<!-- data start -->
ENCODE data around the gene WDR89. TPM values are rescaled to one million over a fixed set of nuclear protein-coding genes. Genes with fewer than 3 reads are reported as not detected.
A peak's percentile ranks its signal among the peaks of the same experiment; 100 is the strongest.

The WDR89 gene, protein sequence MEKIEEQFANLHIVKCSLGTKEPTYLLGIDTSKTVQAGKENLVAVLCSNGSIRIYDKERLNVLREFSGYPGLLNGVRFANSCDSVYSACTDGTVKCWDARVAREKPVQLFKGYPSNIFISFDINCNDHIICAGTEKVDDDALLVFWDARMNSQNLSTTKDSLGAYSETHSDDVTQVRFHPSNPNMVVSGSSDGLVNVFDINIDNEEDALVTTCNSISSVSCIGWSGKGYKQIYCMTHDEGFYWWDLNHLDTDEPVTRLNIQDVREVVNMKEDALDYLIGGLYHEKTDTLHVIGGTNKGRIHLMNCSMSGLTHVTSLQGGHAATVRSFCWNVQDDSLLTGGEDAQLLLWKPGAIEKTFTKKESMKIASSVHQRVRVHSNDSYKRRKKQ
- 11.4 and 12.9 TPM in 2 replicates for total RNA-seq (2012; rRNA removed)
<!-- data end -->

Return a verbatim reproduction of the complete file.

ENCODE data around the gene WDR89. TPM values are rescaled to one million over a fixed set of nuclear protein-coding genes. Genes with fewer than 3 reads are reported as not detected.
A peak's percentile ranks its signal among the peaks of the same experiment; 100 is the strongest.

The WDR89 gene, protein sequence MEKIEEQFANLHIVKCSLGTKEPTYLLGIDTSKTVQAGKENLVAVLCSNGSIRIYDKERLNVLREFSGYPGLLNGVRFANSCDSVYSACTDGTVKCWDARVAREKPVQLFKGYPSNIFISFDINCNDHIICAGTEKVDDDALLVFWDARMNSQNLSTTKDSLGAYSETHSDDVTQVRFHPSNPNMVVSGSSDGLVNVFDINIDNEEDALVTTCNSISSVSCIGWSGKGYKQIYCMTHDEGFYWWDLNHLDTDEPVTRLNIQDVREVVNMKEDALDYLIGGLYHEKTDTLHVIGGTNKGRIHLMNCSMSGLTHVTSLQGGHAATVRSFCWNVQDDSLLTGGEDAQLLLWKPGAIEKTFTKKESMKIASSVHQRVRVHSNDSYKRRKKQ
- 11.4 and 12.9 TPM in 2 replicates for total RNA-seq (2012; rRNA removed)